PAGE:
Art House Cinema
Accordion music’s joined by clarinet
and then the director’s name, a cityscape,
a human form, still just a silhouette.
A shot. The shadow’s down. A quick escape
as the well-known actor’s name bursts through the gloom,
followed by the girl’s, though in this room,
we know the plot already, from a class
or book or film review, what to expect
from the director’s work—a weekend pass,
a retrospective, and a familiar name,
a shibboleth of awe, at least respect
or reverence, the reason that we came.
Think clichés—how opposites attract,
how he met her, or how the fight was won,
the underdogs who carry the second act
with dignity—although it’s in good fun.
But here, tonight, it’s slightly more abstract
in black and white. And this is how we like it—
take the convention, batter it, and strike it
with something else. The opening scene’s begun
on a European street
all age and shadows, early summer heat
implied by the heroine
in a svelte new sun dress, delicate and thin
as a modish cigarette
(the actress will get cancer, but not yet),
and the hero of the caper
sips coffee as he burrows through the paper
at a picturesque café—
ironic calm, since trouble’s on the way.
The actor speaks his line—
subtitled, yes, but we all think that’s fine
despite the bad translation
and revel in the iconic situation
and settle further in our seats to see
what lies in store for them, and you, and me.
The griminess of plot and seedy bars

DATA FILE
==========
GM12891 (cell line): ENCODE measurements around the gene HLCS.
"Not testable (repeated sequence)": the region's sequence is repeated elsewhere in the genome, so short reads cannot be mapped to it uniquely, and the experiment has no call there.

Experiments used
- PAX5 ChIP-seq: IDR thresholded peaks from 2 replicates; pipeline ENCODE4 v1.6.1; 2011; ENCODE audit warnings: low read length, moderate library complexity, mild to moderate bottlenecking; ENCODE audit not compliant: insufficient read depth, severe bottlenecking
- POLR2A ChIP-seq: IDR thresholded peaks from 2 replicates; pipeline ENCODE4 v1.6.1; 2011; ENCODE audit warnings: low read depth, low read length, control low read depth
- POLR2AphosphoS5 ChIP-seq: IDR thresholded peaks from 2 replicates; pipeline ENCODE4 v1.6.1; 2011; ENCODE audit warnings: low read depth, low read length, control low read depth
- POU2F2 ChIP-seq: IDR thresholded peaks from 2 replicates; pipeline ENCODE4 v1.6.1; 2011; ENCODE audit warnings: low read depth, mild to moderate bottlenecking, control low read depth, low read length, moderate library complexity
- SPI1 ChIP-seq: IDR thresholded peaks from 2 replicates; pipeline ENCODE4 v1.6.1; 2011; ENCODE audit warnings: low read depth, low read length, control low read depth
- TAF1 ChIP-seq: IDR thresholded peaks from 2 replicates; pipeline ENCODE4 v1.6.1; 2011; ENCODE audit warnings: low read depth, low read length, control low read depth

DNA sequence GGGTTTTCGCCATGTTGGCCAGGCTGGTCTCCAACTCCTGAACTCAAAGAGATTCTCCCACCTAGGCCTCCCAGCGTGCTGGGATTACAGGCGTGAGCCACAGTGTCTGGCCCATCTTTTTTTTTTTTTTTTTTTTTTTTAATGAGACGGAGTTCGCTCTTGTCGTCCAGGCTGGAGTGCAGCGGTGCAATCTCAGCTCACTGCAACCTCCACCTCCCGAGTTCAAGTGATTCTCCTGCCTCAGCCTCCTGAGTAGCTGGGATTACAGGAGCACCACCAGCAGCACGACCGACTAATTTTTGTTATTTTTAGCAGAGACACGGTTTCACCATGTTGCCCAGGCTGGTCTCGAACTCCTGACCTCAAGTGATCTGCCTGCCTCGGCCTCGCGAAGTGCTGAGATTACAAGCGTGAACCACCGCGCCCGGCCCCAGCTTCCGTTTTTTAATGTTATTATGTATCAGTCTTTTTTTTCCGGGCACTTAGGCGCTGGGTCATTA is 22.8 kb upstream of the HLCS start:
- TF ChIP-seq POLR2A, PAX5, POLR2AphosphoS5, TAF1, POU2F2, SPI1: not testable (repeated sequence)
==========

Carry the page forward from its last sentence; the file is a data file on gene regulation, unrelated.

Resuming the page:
that dot the film like tumors as our hero
chain-smokes through misfortune, dodging cars
in search of a fortune—or reprieve?—drops out,
and as we go from racing speed to zero,
we stop for a moment near a waterfront.
The key’s to always get it, not to pause
or linger on ideas till the end,
but focus on procedure—the swift caress
of tracking shots, the way the lights portend
significance, the slight off-kilter clause
in a sentence. It’s all in the technique—
fifty years ago or just last week,
her face has stayed that oval of remorse,
her line that classic of the femme fatale
(though only understood as text, of course,
in yellow script). This is what we seek
in shadows-and-caves suggestions of celluloid:
a moving, pure alignment of it all.
Extras in the background play at cards.
The city’s emptiness becomes a void
beyond established landmarks. Her and him.
Or maybe not, although they’re at the center
of the shot, an alternate dimension
between the exposition of the plot
and some conclusion that will skirt convention.
But still we linger. This is the money shot,
the poster on a wall, the cultured hard-on,
the pregnant moment that the lovers part on
to be reunited only near the end
in farcical mischance that hardly matters.
Despite the car chase and the final splatter,
this is the mise en scène that will transcend
the train ride home, the vagaries of style.
We won’t forget his shout, her rueful smile.
Darkness, always darkness, at the start,
and silence till the closing credits roll.
Each one of us retreats into ourselves,
an act of solipsism for the art
of reverential silence, of control
of feelings that we cannot call our own.
Our passions stay uncooled
within our bundled clothes, and all are fooled
by silent soliloquies
that argue with the images one sees
onscreen or in the slush
of a February night. The sluggish rush
to reach the train slows down.
Is that something glowing in the brown
of a melting pile of snow?
What’s that doing here? We don’t quite know—
a cast-off cigarette
lies in a drift, smoldering and wet.
And then we walk away
to a city street, a different shade of gray,
and a static traffic jam,
and you’re still you, and I’m still what I am.